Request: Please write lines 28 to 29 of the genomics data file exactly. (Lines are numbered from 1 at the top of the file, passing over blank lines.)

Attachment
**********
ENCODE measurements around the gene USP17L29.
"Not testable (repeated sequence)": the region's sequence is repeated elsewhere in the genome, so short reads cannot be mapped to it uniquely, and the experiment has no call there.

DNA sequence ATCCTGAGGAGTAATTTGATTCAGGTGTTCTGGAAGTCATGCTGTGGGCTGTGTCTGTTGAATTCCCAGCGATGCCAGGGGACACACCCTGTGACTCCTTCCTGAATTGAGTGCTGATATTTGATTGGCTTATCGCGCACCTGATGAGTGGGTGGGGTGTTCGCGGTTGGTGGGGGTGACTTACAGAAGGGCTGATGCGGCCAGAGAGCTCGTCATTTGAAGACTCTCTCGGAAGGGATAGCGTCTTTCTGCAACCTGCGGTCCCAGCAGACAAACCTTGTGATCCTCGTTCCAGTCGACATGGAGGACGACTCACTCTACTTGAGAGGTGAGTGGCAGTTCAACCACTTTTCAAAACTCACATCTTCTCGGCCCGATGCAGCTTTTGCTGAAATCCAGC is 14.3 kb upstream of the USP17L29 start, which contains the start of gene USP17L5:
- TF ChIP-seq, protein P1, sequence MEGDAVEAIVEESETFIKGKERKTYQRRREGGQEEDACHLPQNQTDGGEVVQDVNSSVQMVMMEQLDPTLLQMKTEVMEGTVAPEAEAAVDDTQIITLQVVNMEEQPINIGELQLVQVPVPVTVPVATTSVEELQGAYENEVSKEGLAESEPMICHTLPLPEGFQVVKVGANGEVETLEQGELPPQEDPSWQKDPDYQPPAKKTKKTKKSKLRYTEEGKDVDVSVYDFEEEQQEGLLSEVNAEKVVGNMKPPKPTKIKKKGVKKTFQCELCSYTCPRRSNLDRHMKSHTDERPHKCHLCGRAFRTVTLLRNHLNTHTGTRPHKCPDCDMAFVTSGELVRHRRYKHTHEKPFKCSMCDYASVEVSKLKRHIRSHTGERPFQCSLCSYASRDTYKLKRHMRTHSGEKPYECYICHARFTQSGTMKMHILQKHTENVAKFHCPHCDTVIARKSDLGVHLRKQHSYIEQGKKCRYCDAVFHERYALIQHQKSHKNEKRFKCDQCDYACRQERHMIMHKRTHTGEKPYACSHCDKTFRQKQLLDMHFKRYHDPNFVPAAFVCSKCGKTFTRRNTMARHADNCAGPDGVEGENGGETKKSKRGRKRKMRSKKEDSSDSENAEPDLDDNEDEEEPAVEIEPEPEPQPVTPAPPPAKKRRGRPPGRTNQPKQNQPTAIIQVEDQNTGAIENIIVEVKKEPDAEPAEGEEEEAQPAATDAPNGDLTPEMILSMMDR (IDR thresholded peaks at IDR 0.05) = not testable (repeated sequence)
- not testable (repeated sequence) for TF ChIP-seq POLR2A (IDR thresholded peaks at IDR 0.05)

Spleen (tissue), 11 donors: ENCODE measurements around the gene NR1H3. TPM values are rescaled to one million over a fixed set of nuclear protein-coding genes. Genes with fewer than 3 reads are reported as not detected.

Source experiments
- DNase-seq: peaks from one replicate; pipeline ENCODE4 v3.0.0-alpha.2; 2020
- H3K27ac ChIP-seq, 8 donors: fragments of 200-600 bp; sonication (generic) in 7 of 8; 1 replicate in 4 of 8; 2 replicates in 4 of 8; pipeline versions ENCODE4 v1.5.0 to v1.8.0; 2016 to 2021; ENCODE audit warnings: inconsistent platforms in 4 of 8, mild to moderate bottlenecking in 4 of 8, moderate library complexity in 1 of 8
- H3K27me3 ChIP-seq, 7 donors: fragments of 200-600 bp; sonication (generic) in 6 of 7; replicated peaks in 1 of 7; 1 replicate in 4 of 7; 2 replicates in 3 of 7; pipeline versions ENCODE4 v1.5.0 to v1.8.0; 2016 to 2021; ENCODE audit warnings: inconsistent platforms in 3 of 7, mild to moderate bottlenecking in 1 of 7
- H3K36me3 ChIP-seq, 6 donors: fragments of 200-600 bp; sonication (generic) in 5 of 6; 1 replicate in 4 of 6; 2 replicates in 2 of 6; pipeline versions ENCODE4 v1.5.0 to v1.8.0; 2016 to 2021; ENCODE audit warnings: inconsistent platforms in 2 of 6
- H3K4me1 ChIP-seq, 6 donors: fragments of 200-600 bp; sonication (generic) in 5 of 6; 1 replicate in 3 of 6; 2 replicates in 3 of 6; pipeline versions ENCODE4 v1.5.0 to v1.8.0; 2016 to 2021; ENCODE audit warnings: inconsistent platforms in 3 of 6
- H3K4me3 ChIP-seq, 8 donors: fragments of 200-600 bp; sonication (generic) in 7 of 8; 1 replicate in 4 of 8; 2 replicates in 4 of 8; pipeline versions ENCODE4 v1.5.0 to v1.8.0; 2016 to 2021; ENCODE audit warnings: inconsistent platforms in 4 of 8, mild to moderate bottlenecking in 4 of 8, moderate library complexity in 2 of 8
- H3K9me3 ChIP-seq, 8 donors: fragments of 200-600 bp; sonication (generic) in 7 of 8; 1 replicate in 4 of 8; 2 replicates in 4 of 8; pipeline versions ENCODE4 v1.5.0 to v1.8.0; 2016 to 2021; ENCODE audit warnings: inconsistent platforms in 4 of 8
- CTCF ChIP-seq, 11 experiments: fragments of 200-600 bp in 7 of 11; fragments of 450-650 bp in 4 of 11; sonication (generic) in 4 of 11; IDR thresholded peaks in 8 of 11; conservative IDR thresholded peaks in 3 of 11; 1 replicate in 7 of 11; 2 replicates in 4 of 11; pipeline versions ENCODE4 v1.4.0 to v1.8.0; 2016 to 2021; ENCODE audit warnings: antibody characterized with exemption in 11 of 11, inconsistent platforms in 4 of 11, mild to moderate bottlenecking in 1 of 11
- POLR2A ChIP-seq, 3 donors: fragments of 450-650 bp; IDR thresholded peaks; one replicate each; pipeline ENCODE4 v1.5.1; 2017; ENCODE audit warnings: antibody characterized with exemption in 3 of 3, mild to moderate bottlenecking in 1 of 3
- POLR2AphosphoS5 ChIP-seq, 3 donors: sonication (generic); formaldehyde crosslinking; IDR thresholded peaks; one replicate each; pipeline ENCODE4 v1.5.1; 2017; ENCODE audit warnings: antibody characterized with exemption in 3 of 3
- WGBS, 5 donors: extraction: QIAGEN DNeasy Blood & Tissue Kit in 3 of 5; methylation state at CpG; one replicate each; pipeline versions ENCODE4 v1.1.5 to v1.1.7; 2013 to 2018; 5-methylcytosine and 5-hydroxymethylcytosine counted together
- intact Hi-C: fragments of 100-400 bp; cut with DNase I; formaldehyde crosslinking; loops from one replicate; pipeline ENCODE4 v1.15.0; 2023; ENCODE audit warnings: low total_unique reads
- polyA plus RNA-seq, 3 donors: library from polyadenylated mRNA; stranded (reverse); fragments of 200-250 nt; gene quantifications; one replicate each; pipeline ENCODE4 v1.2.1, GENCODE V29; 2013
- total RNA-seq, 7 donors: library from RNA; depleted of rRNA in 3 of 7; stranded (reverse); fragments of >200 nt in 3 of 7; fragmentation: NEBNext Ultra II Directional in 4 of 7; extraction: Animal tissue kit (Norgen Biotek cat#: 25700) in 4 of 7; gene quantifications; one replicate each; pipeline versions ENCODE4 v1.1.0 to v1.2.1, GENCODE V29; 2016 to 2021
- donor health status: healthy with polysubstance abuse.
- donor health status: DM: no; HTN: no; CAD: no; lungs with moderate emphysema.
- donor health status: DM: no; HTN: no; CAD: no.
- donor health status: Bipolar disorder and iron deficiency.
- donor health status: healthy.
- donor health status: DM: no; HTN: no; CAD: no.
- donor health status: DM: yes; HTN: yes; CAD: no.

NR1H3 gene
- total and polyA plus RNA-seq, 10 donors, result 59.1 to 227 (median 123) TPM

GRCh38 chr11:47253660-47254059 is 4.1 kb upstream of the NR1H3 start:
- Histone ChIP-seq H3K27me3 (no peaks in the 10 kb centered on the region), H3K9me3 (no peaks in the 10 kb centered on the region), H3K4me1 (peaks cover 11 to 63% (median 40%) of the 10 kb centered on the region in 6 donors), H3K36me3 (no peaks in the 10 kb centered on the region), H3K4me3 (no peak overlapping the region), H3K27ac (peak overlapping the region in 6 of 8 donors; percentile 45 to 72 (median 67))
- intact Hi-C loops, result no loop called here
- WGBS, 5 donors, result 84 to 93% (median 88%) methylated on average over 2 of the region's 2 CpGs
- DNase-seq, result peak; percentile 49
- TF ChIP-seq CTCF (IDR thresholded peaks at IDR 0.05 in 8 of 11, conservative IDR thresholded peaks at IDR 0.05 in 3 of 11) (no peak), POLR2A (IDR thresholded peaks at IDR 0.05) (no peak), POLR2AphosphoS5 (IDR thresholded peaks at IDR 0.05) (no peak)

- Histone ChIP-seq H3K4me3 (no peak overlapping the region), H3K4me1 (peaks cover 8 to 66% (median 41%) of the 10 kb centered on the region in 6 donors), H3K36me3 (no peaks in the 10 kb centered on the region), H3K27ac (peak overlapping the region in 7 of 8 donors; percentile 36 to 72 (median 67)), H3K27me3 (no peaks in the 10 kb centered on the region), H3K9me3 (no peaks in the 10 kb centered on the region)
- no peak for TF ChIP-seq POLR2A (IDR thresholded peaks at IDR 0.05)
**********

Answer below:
- donor health status: DM: yes; HTN: yes; CAD: no.

NR1H3 gene